The U.S. government has no shortage of federal agencies that are suspicious of cloud migration. In early October, there were multiple reports that cloud adoption among federal agencies was considerably behind schedule. One of the main factors impeding adoption was a lack of trust in cybersecurity and cloud vendors, especially in light of recent cyberattacks executed upon the Office of Personnel Management, which resulted in stolen personal information of millions of government workers.
Message from above
In light of the ongoing skepticism regarding government cloud computing, U.S. CIO Tony Scott gave the cloud his vocal seal of approval during a Google for Work webcast, according to CIO. Scott specifically referenced several big-name cloud vendors including Amazon, Google and Microsoft as already meeting federal cybersecurity standards, which are continually becoming more demanding. His message was directed at IT leaders, many of who have expressed distrust in cloud vendors, according to the findings of a MeriTalk survey conducted in early 2015.
In addition to making the case that the benefits of cloud computing significantly outweigh potential risks, Scott referenced one of the most rapidly expanding technological sectors: the Internet of Things. Projections of just how big the IoT will be vary, but most reports seem to corroborate an impending storm of connected devices that with generate tidal waves of big data. IDC, for example, has predicted that there will be around 28.1 billion IoT units installed by 2020. And while this presents a whole new set of challenges regarding big data security, Scott expressed optimism in the potential of the IoT to change the world.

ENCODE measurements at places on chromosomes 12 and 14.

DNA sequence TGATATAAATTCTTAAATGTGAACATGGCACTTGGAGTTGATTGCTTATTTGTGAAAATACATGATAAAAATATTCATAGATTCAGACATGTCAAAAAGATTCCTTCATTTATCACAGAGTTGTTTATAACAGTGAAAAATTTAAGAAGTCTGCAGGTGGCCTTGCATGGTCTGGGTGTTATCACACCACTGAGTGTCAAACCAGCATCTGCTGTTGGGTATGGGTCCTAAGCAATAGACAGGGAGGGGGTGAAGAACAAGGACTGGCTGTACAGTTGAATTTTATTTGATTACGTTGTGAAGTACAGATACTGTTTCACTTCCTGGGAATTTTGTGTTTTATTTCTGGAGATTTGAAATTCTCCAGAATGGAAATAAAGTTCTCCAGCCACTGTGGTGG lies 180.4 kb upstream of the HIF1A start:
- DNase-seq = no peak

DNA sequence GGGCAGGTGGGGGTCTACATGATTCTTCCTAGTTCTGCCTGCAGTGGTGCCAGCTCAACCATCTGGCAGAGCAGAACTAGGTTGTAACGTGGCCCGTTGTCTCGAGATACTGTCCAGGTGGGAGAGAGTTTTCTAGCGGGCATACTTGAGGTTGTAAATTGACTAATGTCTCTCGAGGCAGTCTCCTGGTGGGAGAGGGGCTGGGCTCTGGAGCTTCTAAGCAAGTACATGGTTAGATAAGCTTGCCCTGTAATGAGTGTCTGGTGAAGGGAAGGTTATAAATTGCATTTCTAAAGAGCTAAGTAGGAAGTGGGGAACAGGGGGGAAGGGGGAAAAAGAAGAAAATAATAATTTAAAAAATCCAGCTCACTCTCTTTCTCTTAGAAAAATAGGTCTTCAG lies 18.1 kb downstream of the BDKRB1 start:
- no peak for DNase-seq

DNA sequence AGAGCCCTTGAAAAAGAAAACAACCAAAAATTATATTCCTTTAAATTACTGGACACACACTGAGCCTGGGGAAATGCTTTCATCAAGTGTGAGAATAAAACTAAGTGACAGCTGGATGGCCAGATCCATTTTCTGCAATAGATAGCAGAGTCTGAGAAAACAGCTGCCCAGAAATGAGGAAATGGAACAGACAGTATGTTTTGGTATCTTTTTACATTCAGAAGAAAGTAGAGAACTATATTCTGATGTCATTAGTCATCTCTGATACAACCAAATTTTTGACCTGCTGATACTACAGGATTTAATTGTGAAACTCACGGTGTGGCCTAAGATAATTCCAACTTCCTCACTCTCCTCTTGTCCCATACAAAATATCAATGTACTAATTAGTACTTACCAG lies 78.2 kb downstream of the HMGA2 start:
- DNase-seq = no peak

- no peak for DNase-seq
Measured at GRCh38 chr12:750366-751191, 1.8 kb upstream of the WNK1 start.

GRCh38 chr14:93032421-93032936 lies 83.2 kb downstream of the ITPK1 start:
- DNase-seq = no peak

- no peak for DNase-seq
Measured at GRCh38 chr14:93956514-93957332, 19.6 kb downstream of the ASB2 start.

"The ability to instrument and to have data coming from all kinds of different places, I think is probably the single thing that's going to impact our lives in the next 10 or 15 years," Scott said during the webcast, according to CIO. He added that the IoT would "create huge gains in our economy, but also in our ability to have much better quality of life across the board."
Forecasting government cloud computing
It's too soon to make a substantial prediction regarding the effect that IoT will have on government cloud computing, or if it will compel more federal agencies to migrate. That said, early forecasts seem to provide cause for Scott's enthusiasm. Cisco's Global Cloud Index, released Oct. 28, predicted that cloud traffic will likely quadruple between 2014 and 2019, citing the IoT as one of the main drivers of growth. And while some of the connected devices will be outside the realm of the government, much of the IoT innovation underway at present caters to the development of smart cities, and the use of big data and machine-to-machine technology to improve life for the general public.
The exact rate at which cloud adoption among organizations in all sectors will occur is all speculation for the time being, as is the number of connected devices within the next five years. Nevertheless, cloud computing will probably play a significant role in the future of government IT. How significant, remains to be seen.